coolant in engine oil damage

As a result, coolant leaking into the crankcase dilutes the oil and can damage the bearings in your engine. Head gasket failures are often the result of engine overheating; which may have occurred because of a coolant leak, a bad thermostat, or an electric cooling fan not working. When the engine overheats; thermal expansion can crush and damage portions of the head gasket.

coolant in engine oil damage

This damaged area may then start to leak combustion pressure and coolant. In addition the gasket that seals the intake manifold to the cylinder heads may leak. Furthermore, this could allow coolant to enter the intake port; crankcase or dribble down the outside of the engine. Some engines such as General Motors 3. The intake manifold gaskets on these engines are plastic and often fail at 50, to 80, miles.

Other troublesome applications include the intake manifold gaskets on Buick V6 and Ford 4. Years ago when your cooling system was low; you popped the radiator cap off and added your favourite brand of antifreeze; usually green or yellow and off you went.

Many of these are long life and they come in a whole rainbow of colours.

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When adding antifreeze to your system; make sure you match what is in there already. But, you should follow manufacturer specs to be sure. Checking your cooling system for engine coolant leaks is easier than you think.

So, Engine coolant leaks can happen anywhere in the cooling system. Fortunately, Nine out of 10 times; engine coolant leaks are easy […]. The only thing protecting your cylinder walls and bearings from fuel wash is the thin layer of oil […]. Exhaust and Intake Pushrods on G. Quite often I am seeing bent pushrods and valves when they are mixed up. Consequently, Exhaust pushrods on G. Most of the images displayed are of unknown origin. We do not intend to infringe any legitimate intellectual right, artistic rights or copyright.I added coolant instead engine oil by mistake.

Is it ok to drive to a dealer and get an oil change about 5 miles or it is too severe and I should try to try to flush the oil myself without driving the car at all? Need some advice. Thanks for the responses. I don't have a ramp to raise my Odyssey to do it myself; so I guess I am just going to get it towed to the closed service station and get the oil flushed.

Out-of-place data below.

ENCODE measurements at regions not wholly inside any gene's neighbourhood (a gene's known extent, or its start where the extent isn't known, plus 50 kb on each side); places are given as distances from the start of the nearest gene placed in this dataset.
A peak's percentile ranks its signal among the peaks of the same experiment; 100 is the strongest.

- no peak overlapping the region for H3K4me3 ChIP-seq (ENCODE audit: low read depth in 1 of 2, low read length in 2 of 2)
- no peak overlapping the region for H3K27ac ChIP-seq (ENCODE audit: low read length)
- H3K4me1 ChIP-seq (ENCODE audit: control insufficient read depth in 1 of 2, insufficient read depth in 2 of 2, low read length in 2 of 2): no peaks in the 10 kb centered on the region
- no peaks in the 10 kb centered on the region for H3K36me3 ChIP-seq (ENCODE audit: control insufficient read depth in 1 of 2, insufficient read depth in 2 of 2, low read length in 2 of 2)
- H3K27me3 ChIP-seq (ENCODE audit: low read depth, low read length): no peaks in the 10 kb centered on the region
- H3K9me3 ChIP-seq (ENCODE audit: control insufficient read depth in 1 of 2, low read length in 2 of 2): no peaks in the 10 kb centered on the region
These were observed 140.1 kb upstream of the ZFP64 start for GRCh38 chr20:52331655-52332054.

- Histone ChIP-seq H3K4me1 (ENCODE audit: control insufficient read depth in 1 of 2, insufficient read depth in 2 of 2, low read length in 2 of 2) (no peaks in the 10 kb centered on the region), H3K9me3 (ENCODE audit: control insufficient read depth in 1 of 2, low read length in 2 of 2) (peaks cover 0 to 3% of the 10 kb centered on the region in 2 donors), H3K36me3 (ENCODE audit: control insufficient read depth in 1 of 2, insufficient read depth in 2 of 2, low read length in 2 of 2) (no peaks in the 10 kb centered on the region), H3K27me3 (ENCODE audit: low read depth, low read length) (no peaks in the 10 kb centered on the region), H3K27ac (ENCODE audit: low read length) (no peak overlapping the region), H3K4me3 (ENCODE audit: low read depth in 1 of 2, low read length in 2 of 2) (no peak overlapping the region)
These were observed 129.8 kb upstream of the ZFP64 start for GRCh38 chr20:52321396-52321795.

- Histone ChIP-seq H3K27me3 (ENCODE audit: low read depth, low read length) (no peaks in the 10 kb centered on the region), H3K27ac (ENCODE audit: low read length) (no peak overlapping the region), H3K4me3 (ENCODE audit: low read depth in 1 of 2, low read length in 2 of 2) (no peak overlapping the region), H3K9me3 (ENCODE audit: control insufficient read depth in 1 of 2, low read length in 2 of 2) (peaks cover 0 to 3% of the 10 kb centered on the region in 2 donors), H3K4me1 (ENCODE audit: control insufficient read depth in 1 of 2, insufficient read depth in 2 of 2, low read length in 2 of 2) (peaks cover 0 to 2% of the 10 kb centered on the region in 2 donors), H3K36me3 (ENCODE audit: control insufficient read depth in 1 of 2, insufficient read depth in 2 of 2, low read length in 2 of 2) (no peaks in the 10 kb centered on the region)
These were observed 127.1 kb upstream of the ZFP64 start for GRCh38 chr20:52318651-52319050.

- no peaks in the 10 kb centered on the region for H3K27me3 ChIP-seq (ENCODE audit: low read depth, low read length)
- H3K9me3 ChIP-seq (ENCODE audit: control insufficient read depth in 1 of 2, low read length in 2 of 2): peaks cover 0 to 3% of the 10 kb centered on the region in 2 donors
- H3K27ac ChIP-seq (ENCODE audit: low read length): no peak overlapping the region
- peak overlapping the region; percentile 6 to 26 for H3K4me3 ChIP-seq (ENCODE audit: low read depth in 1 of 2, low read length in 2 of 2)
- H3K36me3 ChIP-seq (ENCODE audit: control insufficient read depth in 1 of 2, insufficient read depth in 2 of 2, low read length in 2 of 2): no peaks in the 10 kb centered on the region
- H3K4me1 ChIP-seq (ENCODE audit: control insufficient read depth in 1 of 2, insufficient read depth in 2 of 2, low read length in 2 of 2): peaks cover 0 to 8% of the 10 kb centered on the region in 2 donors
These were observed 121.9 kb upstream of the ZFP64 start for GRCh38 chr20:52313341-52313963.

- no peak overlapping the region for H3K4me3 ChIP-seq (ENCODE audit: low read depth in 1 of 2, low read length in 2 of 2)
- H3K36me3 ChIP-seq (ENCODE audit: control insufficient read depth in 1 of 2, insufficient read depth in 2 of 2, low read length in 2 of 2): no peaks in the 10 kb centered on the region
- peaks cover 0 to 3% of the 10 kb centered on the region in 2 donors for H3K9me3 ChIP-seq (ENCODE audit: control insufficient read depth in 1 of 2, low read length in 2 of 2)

Of course your best option is to drain the oil and coolant and refill with oil. However, the honest truth is that you would be perfectly fine driving 5 miles as long as the oil level isn't to far past the full line. Your better off driving 5 miles completely empty then overfilled. People unknowingly drive all the time with bad headgaskets causing coolant in there oil for thousands of miles and end up just fine.

About 5k miles before my k warranty was up, I had a bad head gasket that was causing my oil and coolant to mix. But, I wanted the warranty company to pay for more than just a head gasket so I intentionally put coolant in my oil so I could damage my whole engine and get it replaced under warranty. My plan worked but literally took miles. So, once again, regardless of what everyone else is saying, your vehicle will easily make it 5 miles. If you haven't started the car yet all the coolant is laying in the bottom of the oil pan.

The coolant is heavier than oil and is laying in the bottom of the pan. Take the plug in the oil pan loose and back it out till the antifreeze starts running out and when it quits running and you start getting oil then you can drive it to the dealer to get it changed.

The little bit that might still be in there won't hurt it. I had a blown head gasket on my car and it leaked antifreeze past the rings into the oil and made the oil milky and it didn't hurt the engine but I put a new head gasket on and changed the oil and it still ran for a long time.